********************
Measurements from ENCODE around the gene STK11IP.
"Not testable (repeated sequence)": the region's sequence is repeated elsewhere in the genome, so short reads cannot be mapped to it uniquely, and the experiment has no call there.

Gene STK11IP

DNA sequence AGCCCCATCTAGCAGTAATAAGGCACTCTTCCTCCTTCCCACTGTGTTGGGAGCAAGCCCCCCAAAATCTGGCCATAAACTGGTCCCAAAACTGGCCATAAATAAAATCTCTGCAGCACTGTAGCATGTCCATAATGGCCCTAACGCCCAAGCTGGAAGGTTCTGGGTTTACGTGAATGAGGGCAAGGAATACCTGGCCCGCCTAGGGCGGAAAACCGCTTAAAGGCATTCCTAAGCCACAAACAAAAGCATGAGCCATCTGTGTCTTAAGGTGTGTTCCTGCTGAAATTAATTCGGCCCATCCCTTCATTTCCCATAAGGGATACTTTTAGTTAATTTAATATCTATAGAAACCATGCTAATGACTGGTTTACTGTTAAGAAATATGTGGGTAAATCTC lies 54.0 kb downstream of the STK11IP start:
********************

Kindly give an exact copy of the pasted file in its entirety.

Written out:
Measurements from ENCODE around the gene STK11IP.
"Not testable (repeated sequence)": the region's sequence is repeated elsewhere in the genome, so short reads cannot be mapped to it uniquely, and the experiment has no call there.

Gene STK11IP

DNA sequence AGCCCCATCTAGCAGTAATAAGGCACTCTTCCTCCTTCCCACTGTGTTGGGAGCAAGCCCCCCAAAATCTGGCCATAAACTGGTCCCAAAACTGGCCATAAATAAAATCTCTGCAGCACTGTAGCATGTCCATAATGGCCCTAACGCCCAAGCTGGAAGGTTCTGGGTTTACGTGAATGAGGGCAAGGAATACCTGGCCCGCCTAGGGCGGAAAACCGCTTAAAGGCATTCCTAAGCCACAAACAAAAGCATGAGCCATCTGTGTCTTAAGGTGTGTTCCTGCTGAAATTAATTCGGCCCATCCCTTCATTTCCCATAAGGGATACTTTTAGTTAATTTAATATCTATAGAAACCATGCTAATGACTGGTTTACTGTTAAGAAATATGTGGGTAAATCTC lies 54.0 kb downstream of the STK11IP start: